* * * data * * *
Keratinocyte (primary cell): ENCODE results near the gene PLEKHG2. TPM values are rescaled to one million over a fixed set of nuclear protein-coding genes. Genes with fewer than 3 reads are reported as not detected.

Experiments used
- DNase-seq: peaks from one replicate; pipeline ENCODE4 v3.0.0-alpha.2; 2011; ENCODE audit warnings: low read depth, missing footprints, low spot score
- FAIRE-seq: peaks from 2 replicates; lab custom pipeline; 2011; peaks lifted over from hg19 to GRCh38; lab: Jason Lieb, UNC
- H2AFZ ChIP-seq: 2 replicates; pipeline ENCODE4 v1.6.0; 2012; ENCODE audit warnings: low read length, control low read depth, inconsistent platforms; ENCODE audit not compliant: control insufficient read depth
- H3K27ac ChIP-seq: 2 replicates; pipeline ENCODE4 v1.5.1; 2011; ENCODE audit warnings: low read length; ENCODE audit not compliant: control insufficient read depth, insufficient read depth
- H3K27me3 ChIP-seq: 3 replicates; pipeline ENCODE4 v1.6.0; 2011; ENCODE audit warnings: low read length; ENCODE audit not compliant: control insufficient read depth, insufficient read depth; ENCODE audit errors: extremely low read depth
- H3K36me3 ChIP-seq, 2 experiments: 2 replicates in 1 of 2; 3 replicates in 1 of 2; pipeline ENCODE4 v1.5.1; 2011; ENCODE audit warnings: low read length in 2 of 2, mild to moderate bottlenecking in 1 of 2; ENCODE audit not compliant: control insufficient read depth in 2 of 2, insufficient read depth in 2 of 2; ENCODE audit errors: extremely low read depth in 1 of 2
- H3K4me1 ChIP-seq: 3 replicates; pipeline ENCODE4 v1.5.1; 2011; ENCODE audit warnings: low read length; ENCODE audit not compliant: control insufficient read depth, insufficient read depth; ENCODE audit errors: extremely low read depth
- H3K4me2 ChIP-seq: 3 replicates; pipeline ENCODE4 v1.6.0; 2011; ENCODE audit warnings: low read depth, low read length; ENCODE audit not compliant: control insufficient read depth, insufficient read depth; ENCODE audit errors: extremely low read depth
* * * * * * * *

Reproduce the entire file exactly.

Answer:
Keratinocyte (primary cell): ENCODE results near the gene PLEKHG2. TPM values are rescaled to one million over a fixed set of nuclear protein-coding genes. Genes with fewer than 3 reads are reported as not detected.

Experiments used
- DNase-seq: peaks from one replicate; pipeline ENCODE4 v3.0.0-alpha.2; 2011; ENCODE audit warnings: low read depth, missing footprints, low spot score
- FAIRE-seq: peaks from 2 replicates; lab custom pipeline; 2011; peaks lifted over from hg19 to GRCh38; lab: Jason Lieb, UNC
- H2AFZ ChIP-seq: 2 replicates; pipeline ENCODE4 v1.6.0; 2012; ENCODE audit warnings: low read length, control low read depth, inconsistent platforms; ENCODE audit not compliant: control insufficient read depth
- H3K27ac ChIP-seq: 2 replicates; pipeline ENCODE4 v1.5.1; 2011; ENCODE audit warnings: low read length; ENCODE audit not compliant: control insufficient read depth, insufficient read depth
- H3K27me3 ChIP-seq: 3 replicates; pipeline ENCODE4 v1.6.0; 2011; ENCODE audit warnings: low read length; ENCODE audit not compliant: control insufficient read depth, insufficient read depth; ENCODE audit errors: extremely low read depth
- H3K36me3 ChIP-seq, 2 experiments: 2 replicates in 1 of 2; 3 replicates in 1 of 2; pipeline ENCODE4 v1.5.1; 2011; ENCODE audit warnings: low read length in 2 of 2, mild to moderate bottlenecking in 1 of 2; ENCODE audit not compliant: control insufficient read depth in 2 of 2, insufficient read depth in 2 of 2; ENCODE audit errors: extremely low read depth in 1 of 2
- H3K4me1 ChIP-seq: 3 replicates; pipeline ENCODE4 v1.5.1; 2011; ENCODE audit warnings: low read length; ENCODE audit not compliant: control insufficient read depth, insufficient read depth; ENCODE audit errors: extremely low read depth
- H3K4me2 ChIP-seq: 3 replicates; pipeline ENCODE4 v1.6.0; 2011; ENCODE audit warnings: low read depth, low read length; ENCODE audit not compliant: control insufficient read depth, insufficient read depth; ENCODE audit errors: extremely low read depth